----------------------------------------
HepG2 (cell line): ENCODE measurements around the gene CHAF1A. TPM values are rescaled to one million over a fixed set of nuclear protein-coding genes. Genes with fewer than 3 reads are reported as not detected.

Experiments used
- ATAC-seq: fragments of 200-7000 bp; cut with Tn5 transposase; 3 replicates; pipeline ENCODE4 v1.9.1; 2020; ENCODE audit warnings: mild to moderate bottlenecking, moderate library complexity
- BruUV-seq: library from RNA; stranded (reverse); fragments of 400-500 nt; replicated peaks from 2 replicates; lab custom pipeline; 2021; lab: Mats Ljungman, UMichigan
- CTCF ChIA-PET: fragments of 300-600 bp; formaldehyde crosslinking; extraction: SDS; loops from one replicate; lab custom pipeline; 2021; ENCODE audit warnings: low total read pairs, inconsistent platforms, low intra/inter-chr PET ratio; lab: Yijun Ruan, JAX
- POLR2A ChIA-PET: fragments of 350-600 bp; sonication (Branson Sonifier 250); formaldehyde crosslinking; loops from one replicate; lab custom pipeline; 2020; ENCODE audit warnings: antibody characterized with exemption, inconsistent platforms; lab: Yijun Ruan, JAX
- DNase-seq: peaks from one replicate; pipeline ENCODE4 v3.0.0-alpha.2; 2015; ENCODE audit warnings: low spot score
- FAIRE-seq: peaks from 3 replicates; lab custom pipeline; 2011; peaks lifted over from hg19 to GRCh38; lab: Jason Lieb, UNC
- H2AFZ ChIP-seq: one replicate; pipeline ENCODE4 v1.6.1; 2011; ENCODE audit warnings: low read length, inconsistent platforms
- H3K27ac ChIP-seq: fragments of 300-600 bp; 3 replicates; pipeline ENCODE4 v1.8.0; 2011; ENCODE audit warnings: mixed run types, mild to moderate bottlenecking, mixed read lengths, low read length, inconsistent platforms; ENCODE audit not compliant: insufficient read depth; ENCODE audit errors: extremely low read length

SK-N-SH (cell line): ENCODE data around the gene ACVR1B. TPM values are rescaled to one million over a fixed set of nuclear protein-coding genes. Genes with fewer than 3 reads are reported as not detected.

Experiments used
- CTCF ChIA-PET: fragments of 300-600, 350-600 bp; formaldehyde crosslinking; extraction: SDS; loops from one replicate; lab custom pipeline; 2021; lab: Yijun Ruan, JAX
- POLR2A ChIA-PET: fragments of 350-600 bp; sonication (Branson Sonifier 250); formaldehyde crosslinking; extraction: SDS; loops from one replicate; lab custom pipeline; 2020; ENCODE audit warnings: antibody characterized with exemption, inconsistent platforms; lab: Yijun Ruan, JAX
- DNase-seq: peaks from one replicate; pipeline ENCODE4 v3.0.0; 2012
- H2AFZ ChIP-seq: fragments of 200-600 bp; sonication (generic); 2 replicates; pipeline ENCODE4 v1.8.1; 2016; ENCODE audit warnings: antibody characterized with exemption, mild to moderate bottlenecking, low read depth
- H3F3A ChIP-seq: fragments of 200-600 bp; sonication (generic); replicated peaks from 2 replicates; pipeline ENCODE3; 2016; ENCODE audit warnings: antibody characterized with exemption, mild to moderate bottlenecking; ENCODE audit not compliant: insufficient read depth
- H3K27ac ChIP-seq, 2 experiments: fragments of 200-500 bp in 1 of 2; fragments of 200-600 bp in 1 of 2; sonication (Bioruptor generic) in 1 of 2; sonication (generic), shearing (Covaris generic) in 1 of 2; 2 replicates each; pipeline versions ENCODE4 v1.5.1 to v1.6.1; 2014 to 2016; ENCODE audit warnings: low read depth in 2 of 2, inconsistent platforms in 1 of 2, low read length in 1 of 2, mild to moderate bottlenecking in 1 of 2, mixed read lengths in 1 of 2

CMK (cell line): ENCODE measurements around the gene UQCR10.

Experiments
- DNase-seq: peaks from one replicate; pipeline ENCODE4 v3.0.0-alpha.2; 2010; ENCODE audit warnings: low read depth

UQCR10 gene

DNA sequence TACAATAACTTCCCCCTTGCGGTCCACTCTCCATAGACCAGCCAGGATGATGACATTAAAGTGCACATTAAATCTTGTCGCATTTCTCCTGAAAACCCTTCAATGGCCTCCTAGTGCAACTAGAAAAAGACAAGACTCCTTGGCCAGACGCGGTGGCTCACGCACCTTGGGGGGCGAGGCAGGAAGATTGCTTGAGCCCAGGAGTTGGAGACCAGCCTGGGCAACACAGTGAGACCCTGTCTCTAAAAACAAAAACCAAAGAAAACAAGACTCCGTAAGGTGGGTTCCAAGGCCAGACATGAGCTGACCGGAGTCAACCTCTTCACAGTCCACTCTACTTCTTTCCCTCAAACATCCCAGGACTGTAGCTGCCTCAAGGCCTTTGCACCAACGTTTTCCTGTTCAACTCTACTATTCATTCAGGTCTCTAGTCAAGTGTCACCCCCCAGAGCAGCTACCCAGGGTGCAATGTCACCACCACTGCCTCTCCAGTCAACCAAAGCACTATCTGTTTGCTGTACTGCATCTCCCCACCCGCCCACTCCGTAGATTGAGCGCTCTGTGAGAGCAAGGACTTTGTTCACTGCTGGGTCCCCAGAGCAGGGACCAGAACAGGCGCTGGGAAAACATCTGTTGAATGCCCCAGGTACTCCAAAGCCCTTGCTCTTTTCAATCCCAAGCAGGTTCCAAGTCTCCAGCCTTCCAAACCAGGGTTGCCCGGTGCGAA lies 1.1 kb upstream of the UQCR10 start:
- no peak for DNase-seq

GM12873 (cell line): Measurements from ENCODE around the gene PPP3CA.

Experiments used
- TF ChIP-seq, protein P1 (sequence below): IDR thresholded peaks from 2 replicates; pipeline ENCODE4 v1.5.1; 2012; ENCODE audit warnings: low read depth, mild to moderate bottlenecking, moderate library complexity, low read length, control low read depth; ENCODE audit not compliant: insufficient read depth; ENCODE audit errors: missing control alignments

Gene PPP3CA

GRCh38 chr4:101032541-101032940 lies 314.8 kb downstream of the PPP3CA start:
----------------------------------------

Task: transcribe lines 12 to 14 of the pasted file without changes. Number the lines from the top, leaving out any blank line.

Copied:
Experiments used
- CTCF ChIA-PET: fragments of 300-600, 350-600 bp; formaldehyde crosslinking; extraction: SDS; loops from one replicate; lab custom pipeline; 2021; lab: Yijun Ruan, JAX
- POLR2A ChIA-PET: fragments of 350-600 bp; sonication (Branson Sonifier 250); formaldehyde crosslinking; extraction: SDS; loops from one replicate; lab custom pipeline; 2020; ENCODE audit warnings: antibody characterized with exemption, inconsistent platforms; lab: Yijun Ruan, JAX